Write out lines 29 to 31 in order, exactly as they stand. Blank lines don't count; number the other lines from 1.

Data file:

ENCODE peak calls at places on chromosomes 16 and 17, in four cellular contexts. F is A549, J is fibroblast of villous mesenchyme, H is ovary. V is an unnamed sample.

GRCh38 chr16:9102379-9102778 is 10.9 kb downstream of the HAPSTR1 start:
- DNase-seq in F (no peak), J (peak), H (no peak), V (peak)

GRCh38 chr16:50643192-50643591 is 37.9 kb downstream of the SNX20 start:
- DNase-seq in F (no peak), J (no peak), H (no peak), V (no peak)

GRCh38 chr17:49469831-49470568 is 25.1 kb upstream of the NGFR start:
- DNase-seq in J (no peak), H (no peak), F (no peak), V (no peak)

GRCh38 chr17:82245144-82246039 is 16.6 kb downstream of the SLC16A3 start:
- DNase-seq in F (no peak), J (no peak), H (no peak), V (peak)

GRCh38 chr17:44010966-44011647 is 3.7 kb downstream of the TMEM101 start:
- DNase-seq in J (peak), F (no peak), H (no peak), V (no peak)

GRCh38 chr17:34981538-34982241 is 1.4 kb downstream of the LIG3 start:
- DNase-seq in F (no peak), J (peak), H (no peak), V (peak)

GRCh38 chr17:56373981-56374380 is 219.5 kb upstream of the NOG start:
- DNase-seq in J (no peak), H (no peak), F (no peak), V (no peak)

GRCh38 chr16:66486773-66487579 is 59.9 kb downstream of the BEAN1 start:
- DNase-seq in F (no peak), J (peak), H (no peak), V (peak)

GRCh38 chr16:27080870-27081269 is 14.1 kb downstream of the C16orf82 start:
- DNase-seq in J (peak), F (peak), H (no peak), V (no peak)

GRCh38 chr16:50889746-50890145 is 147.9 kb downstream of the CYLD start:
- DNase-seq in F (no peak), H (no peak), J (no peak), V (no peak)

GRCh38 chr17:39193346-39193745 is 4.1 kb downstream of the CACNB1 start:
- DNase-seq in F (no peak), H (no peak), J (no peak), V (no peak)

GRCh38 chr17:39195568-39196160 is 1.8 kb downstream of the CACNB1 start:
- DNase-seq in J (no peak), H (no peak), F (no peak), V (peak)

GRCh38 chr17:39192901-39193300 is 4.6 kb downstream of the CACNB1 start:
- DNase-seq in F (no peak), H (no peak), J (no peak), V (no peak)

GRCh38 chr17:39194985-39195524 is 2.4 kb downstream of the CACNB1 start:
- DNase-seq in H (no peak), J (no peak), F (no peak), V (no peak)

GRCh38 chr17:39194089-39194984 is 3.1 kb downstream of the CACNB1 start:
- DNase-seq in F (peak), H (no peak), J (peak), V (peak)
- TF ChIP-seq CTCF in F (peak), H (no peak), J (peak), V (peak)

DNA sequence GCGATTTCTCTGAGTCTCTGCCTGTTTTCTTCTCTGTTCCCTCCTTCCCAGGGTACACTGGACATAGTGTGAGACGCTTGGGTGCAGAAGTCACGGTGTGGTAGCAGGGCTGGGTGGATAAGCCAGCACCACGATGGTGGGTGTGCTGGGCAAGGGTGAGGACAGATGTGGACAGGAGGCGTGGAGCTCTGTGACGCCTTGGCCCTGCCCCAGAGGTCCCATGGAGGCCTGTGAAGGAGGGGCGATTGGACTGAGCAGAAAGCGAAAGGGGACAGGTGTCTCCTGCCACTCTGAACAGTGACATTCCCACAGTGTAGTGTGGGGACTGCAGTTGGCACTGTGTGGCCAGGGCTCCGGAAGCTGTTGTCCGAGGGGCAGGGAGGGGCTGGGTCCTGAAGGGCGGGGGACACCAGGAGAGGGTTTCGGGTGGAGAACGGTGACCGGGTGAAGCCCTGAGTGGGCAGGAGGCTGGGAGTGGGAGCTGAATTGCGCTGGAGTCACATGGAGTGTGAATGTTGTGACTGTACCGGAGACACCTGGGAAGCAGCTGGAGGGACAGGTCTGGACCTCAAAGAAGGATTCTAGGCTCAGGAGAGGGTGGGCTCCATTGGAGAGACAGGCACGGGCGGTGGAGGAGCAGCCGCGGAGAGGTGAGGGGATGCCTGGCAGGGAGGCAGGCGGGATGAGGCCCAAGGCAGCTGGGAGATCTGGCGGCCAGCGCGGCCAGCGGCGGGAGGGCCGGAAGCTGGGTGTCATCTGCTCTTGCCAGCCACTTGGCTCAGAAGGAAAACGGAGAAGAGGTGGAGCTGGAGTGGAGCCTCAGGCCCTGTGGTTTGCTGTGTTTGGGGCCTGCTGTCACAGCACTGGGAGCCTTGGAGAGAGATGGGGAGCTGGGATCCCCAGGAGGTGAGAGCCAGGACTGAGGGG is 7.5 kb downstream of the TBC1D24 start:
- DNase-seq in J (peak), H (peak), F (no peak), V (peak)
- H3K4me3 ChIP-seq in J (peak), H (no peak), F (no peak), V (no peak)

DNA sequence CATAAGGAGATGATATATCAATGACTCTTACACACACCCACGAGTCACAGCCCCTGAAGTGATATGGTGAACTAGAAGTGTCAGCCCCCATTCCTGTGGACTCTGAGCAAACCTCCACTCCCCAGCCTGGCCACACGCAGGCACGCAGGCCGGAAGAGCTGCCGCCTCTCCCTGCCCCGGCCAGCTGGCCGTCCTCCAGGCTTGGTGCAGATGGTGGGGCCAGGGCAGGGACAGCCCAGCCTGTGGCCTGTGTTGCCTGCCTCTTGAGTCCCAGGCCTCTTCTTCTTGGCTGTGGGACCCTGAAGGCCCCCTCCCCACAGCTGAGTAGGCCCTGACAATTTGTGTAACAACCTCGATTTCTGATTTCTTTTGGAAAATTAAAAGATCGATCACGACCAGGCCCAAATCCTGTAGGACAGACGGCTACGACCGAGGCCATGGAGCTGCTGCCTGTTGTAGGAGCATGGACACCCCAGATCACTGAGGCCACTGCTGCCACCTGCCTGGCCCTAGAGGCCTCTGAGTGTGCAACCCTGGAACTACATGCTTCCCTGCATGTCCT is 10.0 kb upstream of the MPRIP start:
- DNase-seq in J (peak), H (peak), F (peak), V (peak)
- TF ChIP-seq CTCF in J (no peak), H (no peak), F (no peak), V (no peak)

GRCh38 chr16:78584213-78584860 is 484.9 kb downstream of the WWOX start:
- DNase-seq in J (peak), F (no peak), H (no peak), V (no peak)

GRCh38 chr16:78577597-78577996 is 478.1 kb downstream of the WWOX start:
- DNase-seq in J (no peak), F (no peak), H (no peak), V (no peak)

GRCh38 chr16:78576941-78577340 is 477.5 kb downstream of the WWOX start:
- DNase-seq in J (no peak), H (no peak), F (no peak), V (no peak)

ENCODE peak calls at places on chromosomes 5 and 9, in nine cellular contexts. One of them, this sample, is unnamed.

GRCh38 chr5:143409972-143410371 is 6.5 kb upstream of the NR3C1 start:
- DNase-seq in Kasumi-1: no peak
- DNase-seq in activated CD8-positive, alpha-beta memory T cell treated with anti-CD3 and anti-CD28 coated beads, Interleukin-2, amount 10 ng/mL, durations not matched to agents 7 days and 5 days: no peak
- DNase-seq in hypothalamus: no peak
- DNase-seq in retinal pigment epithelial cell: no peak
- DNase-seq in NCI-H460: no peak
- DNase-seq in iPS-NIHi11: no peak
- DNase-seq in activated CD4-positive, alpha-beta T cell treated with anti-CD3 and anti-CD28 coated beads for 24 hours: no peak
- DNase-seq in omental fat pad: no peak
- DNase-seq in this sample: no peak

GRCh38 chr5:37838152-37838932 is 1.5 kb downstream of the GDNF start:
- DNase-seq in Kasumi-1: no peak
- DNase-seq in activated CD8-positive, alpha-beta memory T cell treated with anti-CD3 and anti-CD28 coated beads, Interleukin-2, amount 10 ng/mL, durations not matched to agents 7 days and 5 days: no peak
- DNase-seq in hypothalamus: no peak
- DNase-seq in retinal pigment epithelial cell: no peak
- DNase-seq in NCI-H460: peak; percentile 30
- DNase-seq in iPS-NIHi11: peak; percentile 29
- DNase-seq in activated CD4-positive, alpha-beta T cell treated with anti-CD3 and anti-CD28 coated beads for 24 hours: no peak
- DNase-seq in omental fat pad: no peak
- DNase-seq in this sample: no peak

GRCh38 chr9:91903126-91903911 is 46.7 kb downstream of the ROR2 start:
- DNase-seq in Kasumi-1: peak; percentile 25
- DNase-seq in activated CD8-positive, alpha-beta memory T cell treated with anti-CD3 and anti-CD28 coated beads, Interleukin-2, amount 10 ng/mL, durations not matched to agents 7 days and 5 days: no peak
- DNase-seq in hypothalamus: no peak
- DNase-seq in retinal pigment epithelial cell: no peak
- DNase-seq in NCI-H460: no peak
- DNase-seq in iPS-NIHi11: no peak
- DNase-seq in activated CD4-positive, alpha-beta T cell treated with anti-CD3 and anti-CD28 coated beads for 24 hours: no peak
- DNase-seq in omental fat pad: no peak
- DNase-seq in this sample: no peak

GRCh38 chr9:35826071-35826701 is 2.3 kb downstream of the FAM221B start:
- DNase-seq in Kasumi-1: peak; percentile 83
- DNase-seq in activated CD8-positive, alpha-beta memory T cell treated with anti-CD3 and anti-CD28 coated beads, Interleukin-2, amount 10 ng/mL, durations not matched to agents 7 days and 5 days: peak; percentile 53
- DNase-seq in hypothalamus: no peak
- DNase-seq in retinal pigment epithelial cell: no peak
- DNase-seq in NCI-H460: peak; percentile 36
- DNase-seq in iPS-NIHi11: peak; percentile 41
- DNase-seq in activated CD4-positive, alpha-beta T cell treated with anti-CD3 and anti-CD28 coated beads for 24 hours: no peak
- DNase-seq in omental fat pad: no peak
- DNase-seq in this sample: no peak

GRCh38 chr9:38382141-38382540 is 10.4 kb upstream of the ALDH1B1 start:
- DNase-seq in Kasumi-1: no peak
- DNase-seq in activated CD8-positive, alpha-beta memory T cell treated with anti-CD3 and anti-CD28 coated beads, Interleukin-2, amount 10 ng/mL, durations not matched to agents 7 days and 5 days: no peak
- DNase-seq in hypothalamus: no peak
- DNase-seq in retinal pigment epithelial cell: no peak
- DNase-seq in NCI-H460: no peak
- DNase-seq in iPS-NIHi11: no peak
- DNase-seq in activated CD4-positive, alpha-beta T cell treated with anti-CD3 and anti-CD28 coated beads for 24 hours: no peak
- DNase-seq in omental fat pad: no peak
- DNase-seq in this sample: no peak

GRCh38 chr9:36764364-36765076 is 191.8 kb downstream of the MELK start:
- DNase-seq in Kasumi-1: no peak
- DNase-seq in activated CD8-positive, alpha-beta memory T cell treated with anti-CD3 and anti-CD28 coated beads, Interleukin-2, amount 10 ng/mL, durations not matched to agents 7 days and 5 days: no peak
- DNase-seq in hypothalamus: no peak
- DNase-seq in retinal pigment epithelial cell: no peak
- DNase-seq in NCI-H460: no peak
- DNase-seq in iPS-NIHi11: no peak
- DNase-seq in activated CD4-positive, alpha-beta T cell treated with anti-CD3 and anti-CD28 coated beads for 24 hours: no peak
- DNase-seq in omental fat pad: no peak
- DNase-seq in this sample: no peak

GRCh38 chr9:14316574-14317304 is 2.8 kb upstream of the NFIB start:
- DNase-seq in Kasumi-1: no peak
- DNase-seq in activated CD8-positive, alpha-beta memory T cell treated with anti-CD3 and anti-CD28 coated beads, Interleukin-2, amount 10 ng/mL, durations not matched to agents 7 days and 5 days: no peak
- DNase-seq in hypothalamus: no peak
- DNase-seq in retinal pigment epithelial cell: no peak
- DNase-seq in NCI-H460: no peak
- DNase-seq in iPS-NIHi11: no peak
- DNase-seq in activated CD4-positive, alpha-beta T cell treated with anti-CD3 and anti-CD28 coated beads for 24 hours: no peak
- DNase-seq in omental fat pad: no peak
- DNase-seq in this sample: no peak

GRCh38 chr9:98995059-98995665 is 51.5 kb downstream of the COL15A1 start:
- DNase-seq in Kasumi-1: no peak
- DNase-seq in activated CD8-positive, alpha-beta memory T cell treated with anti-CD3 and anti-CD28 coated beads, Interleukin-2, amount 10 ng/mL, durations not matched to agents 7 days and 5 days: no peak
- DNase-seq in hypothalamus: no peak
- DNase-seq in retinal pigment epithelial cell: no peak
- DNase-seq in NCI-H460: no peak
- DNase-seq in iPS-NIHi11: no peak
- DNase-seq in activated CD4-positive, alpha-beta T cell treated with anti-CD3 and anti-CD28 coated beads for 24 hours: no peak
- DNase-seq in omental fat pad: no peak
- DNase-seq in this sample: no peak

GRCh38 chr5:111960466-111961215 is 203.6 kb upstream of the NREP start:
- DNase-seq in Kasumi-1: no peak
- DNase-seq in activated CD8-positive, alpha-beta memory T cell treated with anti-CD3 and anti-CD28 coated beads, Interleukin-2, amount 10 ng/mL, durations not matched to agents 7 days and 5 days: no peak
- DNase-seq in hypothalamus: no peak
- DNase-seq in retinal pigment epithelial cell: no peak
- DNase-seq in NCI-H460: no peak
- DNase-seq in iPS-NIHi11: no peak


- DNase-seq in H (no peak), J (no peak), F (no peak), V (no peak)

GRCh38 chr17:39194089-39194984 is 3.1 kb downstream of the CACNB1 start:
- DNase-seq in F (peak), H (no peak), J (peak), V (peak)